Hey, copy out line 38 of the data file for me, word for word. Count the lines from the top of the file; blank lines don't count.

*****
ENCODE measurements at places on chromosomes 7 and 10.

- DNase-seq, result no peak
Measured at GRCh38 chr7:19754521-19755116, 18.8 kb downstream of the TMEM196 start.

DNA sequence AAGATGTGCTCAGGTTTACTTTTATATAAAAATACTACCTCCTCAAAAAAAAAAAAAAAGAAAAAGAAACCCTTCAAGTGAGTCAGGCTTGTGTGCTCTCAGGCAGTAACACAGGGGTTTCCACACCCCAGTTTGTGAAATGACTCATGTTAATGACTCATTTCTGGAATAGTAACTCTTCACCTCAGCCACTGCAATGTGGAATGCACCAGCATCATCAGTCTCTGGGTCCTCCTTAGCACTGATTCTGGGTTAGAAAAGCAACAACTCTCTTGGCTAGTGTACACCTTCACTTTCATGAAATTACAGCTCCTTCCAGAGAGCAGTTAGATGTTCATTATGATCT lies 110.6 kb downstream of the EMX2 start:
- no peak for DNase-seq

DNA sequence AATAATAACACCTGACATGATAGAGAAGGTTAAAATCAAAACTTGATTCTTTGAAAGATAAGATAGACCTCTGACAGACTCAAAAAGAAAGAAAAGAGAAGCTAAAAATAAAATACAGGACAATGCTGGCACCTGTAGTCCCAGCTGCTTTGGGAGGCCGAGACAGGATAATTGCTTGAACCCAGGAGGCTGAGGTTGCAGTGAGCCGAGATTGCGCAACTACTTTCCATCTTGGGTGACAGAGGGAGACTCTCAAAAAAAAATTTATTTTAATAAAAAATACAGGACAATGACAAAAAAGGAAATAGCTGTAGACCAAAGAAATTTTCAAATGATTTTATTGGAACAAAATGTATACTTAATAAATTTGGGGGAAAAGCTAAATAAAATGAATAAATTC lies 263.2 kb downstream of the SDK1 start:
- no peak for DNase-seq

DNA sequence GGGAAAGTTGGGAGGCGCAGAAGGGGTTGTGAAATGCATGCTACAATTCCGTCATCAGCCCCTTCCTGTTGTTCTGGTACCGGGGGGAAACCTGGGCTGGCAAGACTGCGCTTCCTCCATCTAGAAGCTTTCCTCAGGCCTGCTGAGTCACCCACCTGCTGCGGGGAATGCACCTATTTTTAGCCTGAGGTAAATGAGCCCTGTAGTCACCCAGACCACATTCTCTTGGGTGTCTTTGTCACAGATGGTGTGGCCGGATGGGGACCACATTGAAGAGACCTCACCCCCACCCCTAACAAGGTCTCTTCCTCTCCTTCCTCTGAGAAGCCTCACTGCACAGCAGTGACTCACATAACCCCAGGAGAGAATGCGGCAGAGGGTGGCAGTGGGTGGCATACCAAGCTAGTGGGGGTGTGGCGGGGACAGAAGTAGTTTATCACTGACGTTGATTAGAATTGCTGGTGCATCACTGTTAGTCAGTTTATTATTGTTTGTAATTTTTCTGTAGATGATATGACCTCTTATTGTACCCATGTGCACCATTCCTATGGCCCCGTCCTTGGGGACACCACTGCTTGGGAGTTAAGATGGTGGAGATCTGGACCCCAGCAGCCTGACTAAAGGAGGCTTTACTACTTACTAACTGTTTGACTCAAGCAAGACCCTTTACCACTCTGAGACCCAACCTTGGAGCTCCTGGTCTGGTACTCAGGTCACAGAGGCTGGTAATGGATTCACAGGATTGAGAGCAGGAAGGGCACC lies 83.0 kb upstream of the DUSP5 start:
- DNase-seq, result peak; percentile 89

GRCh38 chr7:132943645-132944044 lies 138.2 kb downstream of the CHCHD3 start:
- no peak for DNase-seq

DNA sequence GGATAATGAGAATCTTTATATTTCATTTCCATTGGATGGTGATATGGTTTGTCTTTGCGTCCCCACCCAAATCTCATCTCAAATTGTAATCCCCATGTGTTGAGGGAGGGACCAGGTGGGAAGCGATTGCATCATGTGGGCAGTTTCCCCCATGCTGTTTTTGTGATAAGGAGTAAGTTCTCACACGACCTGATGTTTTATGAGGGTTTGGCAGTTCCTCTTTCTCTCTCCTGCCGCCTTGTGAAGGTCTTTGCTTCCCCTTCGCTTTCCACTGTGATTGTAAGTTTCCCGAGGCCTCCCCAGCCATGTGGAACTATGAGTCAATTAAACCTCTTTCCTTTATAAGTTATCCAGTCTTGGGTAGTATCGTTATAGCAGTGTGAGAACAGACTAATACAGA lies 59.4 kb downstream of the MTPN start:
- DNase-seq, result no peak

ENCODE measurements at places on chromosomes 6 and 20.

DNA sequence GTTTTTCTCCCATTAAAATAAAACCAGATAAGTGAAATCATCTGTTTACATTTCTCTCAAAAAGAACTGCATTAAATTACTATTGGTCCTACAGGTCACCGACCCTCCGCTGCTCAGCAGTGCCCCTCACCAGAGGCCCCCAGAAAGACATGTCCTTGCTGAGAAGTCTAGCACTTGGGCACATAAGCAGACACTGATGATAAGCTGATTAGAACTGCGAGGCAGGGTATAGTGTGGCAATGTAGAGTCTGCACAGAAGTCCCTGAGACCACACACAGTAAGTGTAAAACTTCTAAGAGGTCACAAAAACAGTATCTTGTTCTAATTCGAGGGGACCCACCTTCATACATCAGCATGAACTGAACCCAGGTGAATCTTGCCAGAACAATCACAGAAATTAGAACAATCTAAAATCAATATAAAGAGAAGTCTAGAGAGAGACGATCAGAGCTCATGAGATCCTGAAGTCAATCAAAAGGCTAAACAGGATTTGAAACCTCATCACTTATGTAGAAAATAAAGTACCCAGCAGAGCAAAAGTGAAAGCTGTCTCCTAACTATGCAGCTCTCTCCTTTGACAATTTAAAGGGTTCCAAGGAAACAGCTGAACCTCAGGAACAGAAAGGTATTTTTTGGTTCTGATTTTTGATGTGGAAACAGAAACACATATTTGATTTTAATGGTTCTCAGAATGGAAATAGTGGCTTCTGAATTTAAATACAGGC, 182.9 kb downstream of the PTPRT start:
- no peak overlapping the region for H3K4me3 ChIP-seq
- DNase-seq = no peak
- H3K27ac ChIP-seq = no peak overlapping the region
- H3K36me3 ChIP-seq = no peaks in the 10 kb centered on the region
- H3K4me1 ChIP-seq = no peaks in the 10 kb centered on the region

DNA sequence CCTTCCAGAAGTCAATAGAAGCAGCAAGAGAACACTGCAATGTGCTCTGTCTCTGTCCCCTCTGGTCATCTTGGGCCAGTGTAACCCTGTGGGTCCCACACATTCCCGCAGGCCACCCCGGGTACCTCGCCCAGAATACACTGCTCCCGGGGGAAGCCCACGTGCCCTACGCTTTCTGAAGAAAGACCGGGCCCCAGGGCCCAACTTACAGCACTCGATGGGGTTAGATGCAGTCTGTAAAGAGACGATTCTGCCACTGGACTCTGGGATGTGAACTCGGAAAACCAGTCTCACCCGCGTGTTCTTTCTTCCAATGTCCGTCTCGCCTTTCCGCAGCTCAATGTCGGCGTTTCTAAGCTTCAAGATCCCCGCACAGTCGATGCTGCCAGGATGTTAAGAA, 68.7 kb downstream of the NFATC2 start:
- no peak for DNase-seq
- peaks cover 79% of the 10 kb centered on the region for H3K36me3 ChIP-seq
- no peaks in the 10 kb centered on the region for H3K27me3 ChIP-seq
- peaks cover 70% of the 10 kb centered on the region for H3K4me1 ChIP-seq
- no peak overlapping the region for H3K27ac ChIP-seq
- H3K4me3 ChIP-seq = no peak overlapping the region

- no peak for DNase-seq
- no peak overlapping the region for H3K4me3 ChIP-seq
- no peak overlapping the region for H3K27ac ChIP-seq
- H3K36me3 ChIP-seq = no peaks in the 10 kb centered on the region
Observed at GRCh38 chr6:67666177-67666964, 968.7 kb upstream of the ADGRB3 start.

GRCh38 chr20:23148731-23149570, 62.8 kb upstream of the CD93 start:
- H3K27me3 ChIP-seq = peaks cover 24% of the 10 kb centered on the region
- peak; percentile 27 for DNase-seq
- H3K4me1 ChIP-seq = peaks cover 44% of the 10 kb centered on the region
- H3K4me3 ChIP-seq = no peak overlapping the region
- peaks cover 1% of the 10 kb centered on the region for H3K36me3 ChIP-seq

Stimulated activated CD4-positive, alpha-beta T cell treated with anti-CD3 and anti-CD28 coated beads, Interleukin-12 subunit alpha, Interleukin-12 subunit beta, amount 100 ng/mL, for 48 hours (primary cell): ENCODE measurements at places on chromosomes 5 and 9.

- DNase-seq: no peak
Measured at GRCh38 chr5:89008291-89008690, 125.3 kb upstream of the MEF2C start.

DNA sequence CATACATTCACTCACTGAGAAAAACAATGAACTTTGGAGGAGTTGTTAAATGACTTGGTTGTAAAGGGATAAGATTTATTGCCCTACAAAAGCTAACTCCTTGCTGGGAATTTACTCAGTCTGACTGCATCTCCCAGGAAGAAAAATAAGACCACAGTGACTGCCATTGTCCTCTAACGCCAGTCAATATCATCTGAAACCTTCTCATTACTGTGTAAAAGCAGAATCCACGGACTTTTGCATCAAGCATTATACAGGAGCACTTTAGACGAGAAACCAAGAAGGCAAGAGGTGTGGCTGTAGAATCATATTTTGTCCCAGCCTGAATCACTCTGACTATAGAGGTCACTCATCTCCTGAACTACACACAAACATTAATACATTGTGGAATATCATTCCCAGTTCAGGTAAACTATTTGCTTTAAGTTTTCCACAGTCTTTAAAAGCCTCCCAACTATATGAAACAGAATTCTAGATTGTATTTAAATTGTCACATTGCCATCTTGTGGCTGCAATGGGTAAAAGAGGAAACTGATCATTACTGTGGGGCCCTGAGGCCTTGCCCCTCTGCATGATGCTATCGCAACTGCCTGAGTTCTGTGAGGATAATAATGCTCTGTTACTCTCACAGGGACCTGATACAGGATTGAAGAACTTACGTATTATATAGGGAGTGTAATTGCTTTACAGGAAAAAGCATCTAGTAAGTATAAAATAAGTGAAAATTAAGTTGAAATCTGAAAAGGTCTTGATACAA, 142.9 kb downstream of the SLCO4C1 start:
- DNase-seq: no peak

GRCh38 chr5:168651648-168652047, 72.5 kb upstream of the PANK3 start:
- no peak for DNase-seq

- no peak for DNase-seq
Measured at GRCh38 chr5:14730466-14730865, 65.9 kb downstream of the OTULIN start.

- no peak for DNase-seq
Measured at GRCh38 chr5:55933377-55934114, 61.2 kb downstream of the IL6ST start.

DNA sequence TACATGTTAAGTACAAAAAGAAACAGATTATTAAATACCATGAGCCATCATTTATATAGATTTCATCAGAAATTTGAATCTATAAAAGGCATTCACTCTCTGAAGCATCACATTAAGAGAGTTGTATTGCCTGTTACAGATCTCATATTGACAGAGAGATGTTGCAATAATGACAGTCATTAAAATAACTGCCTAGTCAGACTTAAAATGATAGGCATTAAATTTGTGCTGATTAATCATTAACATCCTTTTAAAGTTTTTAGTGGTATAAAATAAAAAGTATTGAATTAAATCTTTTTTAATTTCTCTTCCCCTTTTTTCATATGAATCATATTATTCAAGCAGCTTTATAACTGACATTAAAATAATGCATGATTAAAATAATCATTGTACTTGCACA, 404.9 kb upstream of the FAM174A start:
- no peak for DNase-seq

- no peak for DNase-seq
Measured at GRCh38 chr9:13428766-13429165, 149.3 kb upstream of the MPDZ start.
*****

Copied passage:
- peaks cover 1% of the 10 kb centered on the region for H3K36me3 ChIP-seq